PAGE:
Friday, August 14, 2015

WWA: The Reckoning (2003 Australian PPV)

Auckland, New Zealand
June 8, 2003 (Taped May 25, 2003)

And so we come to the final WWA PPV show, as shortly thereafter the company would fold and be a forgotten footnote in the annals of wrestling history. As such, this PPV is about unifying the WWA titles into the various NWA-TNA titles. With this in mind, the NWA-TNA champion wins. This much was spoiled on an edition of the NWA-TNA weekly PPVs where they showcased a brief snippet of NWA champ Jeff Jarrett beating WWA champ Sting to unify both belts. Way to kill off any reason for people to want to buy this one last PPV, guys.

Your commentary team comprises Jeremy Borash (who doubles as ring announcer) and the Disco Inferno Glen Gilberti, for the third PPV in a row. No complaints, though. These guys makes the show passable.

Rick Steiner beat Mark Mercedes, a Australian dude who shits on New Zealand. It wasn't much, but if nothing else, the crowd was into it. So I guess it got the job done. If anything, it's easy to forget that this was more of a live event or house show than PPV proper.

Teo beat Puppet and Meatball in a... for fuck's sake. MEATBALL? That's the best name you could come up with? Seriously... Anyway, it's another midget match; the same one we've seen for three shows already only with a third one tossed in for flavor. I'm almost surprised that they never got featured in the first event, given how gimmicky and goofy that show was.

Devon Storm beat Konnan in a hardcore match. This is a thing that happened. Not the greatest thing ever and to be quite honest, there was a point where I was tempted to fast forward, but I can't say it was terrible. It went by rather quickly, so I guess that's something. Part of me wishes that this was just a straight-up wrestling match because the hardcore stip seems tacked on. Almost as if there's a mandate where every Devon Storm match in WWA needed to be a hardcore match, but I know ol' Crowbar could do some decent stuff without the hardcore element. We just never got to see that here and that makes me sad.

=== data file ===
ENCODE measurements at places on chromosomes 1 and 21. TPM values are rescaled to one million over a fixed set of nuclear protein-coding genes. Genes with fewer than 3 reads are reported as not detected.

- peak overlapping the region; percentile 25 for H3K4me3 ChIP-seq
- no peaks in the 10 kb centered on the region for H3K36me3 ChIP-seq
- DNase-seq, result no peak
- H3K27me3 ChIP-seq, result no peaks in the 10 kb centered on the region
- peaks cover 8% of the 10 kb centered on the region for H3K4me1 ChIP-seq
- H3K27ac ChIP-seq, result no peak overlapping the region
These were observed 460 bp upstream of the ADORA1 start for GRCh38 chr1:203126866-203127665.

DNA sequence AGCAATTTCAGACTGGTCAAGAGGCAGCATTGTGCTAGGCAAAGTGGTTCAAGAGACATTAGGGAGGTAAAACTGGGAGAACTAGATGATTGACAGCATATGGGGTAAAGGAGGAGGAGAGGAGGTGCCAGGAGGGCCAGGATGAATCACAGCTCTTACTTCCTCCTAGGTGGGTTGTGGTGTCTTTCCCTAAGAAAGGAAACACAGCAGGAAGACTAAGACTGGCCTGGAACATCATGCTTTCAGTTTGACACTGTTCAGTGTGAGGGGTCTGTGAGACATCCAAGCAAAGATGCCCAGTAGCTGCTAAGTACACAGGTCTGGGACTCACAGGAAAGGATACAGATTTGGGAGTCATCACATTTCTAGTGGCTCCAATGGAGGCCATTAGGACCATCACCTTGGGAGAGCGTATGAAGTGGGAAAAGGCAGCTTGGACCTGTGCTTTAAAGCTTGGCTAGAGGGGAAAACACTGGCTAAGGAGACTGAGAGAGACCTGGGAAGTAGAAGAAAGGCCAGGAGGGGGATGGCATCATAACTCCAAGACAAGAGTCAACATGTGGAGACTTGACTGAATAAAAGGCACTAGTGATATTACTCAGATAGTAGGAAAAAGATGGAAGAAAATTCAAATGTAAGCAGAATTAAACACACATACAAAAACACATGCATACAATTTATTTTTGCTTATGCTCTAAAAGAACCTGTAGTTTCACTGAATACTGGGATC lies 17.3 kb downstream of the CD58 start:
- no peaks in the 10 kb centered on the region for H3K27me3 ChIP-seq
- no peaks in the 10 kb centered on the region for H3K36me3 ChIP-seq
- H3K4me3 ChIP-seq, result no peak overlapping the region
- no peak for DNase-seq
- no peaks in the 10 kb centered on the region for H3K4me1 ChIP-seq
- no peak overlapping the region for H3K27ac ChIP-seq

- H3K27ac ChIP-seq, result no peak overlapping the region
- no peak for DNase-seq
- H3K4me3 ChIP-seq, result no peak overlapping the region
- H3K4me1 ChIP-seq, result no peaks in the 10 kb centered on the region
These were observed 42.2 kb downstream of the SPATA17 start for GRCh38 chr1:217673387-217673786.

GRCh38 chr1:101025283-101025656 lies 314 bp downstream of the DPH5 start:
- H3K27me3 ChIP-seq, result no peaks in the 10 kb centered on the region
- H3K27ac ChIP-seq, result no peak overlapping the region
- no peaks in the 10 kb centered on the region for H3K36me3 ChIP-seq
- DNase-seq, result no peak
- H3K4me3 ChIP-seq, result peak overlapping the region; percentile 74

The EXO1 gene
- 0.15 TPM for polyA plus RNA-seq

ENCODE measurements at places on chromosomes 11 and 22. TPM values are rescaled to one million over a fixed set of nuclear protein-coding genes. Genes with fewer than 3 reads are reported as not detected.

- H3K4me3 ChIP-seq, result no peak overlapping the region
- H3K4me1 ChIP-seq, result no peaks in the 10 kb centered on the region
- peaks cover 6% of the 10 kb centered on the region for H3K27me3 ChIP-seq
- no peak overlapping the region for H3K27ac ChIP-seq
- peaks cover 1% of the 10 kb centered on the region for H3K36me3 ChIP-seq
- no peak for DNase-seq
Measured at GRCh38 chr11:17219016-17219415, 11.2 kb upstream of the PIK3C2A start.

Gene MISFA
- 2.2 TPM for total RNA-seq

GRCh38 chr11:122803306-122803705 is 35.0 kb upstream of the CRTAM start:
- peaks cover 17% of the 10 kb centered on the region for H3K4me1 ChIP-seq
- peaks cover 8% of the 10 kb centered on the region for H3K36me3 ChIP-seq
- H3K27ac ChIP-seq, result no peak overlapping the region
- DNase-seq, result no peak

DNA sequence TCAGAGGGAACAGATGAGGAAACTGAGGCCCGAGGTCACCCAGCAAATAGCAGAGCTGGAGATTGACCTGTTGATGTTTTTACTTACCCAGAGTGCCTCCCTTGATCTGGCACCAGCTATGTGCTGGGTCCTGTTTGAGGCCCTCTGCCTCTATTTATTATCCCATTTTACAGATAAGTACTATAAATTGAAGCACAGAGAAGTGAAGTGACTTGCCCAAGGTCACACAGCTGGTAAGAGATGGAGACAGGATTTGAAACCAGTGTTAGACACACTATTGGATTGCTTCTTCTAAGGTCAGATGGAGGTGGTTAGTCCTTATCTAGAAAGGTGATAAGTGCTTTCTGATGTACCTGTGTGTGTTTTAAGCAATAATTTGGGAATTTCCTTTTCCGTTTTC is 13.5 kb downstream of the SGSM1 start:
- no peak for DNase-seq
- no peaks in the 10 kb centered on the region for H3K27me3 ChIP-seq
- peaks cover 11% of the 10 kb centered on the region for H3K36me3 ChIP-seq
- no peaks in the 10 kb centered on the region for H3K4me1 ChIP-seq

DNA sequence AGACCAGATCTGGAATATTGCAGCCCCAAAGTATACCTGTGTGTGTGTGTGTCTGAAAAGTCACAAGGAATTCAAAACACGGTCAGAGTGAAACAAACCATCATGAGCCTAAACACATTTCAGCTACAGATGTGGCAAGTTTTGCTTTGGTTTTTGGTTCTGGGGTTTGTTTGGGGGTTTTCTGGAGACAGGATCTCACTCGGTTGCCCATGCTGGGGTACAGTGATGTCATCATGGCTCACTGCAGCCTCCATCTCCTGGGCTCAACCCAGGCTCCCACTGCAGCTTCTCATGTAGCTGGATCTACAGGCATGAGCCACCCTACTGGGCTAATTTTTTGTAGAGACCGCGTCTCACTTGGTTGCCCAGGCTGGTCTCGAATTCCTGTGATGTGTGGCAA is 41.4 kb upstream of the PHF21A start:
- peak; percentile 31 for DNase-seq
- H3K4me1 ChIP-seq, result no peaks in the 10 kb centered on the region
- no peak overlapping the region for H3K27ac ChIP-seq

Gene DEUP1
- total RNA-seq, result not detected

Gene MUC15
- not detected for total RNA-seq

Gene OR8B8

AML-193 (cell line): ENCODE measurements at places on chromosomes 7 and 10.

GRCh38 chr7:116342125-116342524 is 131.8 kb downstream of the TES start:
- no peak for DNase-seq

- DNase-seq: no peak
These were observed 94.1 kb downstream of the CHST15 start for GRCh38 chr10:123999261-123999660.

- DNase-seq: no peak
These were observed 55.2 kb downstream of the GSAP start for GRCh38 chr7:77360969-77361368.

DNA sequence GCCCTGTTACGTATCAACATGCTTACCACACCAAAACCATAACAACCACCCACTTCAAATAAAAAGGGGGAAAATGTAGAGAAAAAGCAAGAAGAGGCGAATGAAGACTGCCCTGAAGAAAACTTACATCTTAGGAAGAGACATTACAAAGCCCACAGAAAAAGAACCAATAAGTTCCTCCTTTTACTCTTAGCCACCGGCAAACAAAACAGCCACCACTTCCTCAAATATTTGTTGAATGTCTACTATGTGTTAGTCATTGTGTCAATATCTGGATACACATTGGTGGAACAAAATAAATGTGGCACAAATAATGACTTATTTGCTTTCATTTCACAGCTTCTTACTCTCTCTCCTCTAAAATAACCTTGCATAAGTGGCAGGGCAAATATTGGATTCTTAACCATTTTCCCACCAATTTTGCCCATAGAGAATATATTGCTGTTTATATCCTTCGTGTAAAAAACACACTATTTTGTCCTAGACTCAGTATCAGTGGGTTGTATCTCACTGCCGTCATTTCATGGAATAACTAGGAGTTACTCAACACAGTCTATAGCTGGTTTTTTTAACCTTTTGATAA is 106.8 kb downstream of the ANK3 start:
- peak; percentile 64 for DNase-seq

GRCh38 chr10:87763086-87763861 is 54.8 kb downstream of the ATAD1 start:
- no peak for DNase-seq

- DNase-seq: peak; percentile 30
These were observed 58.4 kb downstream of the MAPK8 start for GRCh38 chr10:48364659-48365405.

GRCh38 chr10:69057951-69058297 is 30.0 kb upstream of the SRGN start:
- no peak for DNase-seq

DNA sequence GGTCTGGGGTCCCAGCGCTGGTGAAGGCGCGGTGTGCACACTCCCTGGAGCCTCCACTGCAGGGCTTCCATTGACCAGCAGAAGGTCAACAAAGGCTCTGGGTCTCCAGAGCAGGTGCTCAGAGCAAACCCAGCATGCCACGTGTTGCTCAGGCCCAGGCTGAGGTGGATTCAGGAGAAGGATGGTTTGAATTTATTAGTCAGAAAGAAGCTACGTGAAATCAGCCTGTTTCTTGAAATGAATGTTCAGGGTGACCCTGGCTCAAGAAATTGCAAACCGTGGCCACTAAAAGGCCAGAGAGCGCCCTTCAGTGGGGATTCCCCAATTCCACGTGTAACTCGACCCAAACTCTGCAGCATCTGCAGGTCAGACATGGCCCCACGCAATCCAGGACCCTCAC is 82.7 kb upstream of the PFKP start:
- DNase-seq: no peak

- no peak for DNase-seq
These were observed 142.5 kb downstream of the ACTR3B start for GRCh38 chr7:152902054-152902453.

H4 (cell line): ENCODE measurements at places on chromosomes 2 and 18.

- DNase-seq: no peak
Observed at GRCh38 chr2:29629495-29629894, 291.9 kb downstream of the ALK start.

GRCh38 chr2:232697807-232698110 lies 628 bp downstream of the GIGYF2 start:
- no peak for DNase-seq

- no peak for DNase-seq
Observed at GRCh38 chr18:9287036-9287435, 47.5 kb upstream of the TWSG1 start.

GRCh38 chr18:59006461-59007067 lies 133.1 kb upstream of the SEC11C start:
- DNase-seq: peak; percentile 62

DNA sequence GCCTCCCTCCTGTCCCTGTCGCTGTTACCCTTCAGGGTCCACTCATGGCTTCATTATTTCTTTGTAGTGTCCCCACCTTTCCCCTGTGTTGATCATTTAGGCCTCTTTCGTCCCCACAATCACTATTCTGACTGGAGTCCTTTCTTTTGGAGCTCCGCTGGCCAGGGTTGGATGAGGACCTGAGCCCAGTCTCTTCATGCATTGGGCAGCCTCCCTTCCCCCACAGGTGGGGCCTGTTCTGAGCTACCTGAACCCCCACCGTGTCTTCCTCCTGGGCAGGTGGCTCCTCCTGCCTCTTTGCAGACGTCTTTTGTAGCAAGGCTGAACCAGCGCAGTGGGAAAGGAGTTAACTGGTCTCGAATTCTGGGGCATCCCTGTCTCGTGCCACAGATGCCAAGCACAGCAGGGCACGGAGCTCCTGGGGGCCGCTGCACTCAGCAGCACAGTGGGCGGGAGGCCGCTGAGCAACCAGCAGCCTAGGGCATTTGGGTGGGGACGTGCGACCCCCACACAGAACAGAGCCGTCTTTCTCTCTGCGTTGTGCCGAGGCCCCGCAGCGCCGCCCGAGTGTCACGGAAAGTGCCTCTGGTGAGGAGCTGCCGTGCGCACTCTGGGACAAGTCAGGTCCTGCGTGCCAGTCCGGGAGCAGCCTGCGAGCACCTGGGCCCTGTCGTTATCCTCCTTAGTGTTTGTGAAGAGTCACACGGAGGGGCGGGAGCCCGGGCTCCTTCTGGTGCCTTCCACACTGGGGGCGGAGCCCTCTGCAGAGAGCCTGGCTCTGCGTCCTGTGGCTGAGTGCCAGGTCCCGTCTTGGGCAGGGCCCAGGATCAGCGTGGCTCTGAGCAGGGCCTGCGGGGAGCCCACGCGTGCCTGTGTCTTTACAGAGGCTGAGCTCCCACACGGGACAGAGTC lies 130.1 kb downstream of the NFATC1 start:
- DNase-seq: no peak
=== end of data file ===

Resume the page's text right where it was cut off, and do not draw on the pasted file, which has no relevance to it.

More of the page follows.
NWA-TNA X-Division Champion Chris Sabin defeated WWA Cruiserweight champion Jerry Lynn, Johnny Swinger and Kazarian to unify both titles. Why the need to toss in two other guys in there for the hell of it when a TITLE UNIFICATION is enough of a big deal on its own... I don't know. The match was your usual flippy-flying, fast-paced match that you'd expect from four guys of these ilk, but it's been done before and usually done better. Still, I can't fault them too much; they gave it their all and it was a fun match.

Shane Douglas comes out and talks about his accolades, his career-ending arm injury, and then challenges Sabu to a fight. Joe E. Legend comes out and offers to fight Sabu in Douglas' place. My mind is blank as I'm watching this, as I don't recall the peculiars of Shane's injury - which doesn't seem as "career-ending" as he makes out here considering he had since wrestled several more times - but this did serve to set up the Sabu vs. Joe match, so that's something, I suppose.

Sabu defeated Joe E. Legend in a hardcore match. It's the typical hardcore garbage brawl with weapons, blown spots and stuff. For what it was, it was harmless, but it ran a little too long for my tastes, didn't hold my attention... I've seen better. That's all I could really say.